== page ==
Some young children struggle with basic communication which can lead to them not developing at the same pace as their peers. To help solve this problem we will construct a doll centered around communication. The purpose is to enable children to better understand speech and greatly enhance their basic communication skills. The doll will have multiple pre-recorded words and phrases, requested by the SLP, and those sounds will be triggered from certain body parts. This will allow the child to recognize that when touching, say the hand, it will get the same response every time. Thus, associating the hand of that doll to a word/phrase. The child will learn this way and the, with practice, learn how to say the word as well as what it means.
Some young children struggle with basic communication which can lead to them not developing at the same pace as their peers. These children will continue to fall behind without help. If a child cannot communicate something they need or want it can cause health and safety problems.
Needs: The doll to speak the words “help”, “more”, “eat/hungry”, “drink/thirsty”, and “bathroom/potty”. The doll needs to be child safe and not hard plastic.
Wants: A language switch for Spanish speaking children. Hidden buttons/sensors. Plush preferred but not required as long as the doll is soft.
Technical Requirements: A circuit that runs throughout the doll connecting to a pre-programmed box that turns on a speaker to say those phrases. A mounting system for the circuit box.
Not many products were found that could preform the tasks we are looking for. A few therapy dolls were found to help children communicate with the doll or practice some of the actions we are looking for such as drink. However, none of these example could actively communicate with the child based on the child’s input. The closet thing found was a plush, talking, speech therapy doll made for children with autism. The issue is that the doll is a hamster so it won’t teach the children to communicate what they are feeling in their own body.
One type of sound chip is called a speakjet. This chip allows someone to prerecord sounds onto it and then program what switches make a certain sound. These switches can be wired throughout the toy and allow for certain parts, such as the hands, to make a certain sounds when pressed.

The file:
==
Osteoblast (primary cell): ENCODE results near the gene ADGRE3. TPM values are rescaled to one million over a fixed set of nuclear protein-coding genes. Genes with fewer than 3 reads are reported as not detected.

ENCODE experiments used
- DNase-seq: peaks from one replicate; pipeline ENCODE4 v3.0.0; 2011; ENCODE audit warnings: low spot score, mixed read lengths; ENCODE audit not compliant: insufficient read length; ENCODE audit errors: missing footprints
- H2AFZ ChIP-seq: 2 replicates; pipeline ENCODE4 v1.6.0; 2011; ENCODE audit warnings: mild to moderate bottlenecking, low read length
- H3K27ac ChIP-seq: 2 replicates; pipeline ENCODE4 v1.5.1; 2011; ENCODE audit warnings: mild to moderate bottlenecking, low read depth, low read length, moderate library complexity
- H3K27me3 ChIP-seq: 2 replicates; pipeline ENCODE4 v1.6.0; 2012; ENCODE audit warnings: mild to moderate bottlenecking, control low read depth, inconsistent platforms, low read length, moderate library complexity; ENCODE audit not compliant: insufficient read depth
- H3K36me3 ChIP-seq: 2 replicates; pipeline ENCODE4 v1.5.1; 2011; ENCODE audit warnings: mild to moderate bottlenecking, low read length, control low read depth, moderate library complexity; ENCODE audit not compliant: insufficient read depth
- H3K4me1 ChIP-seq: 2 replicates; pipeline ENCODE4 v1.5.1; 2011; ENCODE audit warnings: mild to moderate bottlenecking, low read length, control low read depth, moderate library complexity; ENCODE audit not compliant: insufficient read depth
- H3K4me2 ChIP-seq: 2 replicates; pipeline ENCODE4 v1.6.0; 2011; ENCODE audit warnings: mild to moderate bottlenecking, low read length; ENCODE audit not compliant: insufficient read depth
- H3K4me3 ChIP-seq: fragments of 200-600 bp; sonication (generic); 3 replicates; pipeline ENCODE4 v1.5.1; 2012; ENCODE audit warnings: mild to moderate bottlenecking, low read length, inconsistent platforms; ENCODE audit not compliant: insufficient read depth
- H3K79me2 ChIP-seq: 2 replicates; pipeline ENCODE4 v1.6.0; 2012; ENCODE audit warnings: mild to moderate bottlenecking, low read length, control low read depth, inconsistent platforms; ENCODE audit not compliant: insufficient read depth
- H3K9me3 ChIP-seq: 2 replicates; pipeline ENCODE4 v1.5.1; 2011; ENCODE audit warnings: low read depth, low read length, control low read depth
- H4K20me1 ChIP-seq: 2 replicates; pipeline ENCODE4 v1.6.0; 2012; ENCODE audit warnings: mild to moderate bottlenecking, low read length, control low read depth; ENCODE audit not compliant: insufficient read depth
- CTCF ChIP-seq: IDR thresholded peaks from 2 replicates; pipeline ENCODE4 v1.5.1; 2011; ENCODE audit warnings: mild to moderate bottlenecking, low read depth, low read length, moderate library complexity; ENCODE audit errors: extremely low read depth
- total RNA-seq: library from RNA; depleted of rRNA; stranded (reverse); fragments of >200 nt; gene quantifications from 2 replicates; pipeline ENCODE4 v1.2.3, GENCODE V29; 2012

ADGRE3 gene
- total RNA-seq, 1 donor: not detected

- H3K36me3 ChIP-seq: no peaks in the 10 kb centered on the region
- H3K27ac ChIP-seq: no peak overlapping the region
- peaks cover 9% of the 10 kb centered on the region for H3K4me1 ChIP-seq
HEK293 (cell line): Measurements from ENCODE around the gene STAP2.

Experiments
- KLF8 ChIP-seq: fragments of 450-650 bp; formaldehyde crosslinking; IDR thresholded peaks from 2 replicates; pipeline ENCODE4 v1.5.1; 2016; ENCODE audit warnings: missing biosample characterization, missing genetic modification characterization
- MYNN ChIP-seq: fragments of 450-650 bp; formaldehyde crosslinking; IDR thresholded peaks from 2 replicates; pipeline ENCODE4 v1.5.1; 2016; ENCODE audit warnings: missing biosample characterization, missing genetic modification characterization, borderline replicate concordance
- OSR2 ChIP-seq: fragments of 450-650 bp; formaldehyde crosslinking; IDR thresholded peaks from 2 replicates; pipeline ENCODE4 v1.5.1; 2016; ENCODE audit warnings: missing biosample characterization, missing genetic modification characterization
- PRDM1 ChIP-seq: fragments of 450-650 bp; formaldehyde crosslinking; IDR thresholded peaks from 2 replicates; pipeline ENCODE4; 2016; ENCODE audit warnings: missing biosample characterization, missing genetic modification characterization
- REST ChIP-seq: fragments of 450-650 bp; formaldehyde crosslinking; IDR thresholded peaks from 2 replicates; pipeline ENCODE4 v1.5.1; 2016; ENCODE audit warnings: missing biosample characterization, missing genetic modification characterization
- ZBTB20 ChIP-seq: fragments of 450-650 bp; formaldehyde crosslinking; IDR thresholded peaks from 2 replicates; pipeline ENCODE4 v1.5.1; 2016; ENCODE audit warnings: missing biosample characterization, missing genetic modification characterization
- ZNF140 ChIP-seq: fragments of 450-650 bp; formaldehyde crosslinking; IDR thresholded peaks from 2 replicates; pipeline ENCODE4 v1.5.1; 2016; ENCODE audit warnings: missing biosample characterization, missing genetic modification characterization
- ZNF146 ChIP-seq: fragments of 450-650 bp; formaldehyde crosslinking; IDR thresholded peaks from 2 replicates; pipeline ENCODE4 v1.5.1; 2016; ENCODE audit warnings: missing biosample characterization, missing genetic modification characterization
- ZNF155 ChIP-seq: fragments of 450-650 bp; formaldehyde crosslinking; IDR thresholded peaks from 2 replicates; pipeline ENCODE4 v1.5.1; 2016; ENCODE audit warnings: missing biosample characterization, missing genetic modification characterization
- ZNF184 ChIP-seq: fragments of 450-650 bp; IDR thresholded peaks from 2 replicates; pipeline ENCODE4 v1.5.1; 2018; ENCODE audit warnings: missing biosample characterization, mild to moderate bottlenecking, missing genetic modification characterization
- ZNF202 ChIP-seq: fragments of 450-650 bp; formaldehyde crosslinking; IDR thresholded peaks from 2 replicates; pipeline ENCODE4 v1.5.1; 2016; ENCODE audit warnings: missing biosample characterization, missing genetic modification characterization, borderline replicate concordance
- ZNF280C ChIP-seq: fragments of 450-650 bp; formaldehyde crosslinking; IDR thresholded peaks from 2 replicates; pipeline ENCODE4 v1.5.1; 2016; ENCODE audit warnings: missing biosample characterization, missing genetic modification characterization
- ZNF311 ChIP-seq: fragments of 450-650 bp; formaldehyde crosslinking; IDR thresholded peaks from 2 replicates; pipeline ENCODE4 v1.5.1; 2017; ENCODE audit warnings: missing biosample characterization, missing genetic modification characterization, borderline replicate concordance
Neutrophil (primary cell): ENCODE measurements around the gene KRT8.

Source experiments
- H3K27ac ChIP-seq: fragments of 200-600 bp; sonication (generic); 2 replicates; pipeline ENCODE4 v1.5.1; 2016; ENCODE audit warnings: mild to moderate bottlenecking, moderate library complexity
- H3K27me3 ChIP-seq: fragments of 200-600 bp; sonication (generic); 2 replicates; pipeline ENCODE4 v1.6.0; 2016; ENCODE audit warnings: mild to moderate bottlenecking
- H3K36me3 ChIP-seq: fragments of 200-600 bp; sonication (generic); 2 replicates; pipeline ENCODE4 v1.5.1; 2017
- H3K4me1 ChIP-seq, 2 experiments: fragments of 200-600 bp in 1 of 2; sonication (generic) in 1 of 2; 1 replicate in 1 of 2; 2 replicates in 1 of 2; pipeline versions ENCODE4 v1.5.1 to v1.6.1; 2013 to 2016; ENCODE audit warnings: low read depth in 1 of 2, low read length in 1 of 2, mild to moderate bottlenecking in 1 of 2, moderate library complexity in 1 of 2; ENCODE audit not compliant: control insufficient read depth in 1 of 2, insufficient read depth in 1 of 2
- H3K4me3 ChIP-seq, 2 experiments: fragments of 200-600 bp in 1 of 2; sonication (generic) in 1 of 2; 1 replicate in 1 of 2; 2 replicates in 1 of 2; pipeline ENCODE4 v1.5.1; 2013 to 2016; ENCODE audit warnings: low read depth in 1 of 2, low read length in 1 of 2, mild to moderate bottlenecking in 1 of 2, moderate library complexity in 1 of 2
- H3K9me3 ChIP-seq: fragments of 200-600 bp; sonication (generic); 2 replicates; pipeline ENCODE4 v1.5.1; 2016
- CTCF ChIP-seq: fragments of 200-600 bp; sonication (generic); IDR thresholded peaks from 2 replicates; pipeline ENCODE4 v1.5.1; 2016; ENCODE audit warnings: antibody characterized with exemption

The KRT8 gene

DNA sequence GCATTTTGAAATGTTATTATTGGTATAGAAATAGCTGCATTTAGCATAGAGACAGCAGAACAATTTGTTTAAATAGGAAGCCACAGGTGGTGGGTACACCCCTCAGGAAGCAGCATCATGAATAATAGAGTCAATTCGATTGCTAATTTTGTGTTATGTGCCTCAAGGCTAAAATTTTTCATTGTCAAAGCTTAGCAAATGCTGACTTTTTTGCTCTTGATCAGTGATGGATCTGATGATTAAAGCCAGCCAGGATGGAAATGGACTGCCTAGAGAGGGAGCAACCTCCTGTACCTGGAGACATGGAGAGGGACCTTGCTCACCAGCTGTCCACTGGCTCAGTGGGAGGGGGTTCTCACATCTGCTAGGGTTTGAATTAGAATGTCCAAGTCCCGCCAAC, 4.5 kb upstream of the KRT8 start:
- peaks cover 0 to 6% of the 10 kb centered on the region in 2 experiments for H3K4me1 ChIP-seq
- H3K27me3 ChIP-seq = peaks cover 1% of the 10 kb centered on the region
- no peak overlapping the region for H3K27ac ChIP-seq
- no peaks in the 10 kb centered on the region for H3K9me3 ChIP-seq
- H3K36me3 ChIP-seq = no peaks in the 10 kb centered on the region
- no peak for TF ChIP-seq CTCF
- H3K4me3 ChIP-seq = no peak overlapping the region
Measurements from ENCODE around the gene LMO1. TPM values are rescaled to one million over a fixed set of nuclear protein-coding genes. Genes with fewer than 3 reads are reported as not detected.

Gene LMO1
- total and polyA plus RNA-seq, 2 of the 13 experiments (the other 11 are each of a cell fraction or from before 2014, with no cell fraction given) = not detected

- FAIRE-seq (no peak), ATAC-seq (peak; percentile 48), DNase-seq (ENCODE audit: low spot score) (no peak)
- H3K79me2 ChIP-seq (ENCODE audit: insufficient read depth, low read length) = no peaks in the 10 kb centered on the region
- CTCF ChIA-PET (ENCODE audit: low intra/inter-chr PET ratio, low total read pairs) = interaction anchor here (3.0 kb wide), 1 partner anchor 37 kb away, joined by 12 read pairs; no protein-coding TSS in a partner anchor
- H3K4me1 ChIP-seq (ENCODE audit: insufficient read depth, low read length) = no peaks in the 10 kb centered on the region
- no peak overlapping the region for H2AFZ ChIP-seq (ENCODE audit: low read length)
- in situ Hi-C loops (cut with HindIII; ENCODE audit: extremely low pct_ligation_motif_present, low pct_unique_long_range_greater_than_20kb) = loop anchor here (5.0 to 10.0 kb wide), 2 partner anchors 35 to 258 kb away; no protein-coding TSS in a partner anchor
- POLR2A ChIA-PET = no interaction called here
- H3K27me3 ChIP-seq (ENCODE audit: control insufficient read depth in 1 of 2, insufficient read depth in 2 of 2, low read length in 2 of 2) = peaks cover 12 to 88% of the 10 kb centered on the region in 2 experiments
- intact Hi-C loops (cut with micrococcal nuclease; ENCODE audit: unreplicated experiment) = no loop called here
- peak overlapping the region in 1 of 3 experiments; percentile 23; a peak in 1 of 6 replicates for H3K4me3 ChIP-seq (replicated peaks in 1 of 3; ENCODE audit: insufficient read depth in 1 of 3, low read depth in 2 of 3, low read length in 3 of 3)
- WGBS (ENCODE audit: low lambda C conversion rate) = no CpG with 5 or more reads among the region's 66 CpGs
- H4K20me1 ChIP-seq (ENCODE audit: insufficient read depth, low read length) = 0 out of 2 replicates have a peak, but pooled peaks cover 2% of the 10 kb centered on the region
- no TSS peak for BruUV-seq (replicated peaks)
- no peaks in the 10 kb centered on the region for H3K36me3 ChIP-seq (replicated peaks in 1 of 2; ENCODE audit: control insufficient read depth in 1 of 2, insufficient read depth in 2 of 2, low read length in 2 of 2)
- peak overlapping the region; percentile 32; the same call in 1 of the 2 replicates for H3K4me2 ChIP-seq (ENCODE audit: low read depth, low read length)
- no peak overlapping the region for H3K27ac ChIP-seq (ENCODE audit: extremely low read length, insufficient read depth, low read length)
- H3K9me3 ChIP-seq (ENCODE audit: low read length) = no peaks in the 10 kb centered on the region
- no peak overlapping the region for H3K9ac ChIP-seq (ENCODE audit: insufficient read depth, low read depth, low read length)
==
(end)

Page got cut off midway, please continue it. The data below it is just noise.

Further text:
Concept design is a simple approach to the problem at hand. The design is a plush doll with a central box containing the majority of the circuitry for the doll. The wires would then branch from this central point to the input points (buttons) located around the doll. Preferably, some kind of flexible and lightweight tubing would be wrapped around these wires for a level of support. There is a drawback to this design, as there are no strong points for the buttons to be mounted under the doll between the flimsy tubes and the plush material of the doll. However, it is a lightweight and flexible design that fit the users needs.
For this concept I looked into a plush kind of doll with some sort of wire type of skeleton so that the doll could have more structural stability inside. This might lead to the user bending it out of shape, or snapping it. The design also has some of the buttons we would like to use and a broad area of where they might end up getting placed.
Concept three uses a soft plastic doll instead of a fully plush doll which will make mounting easier. Because the plastic will be harder to push a mechanical button through, capacitive touch sensors would be used to sense through the plastic and will connect back to a microcontroller. Also included in the pictures are some different options for the electrical design and a list of potential problems to overcome.
Based on our analysis, concept one will likely be the best option due to its durability and ability to mount all the electrical components. A small Arduino with an attached memory card also seems to be the best option due to the simplicity of the circuit and the size.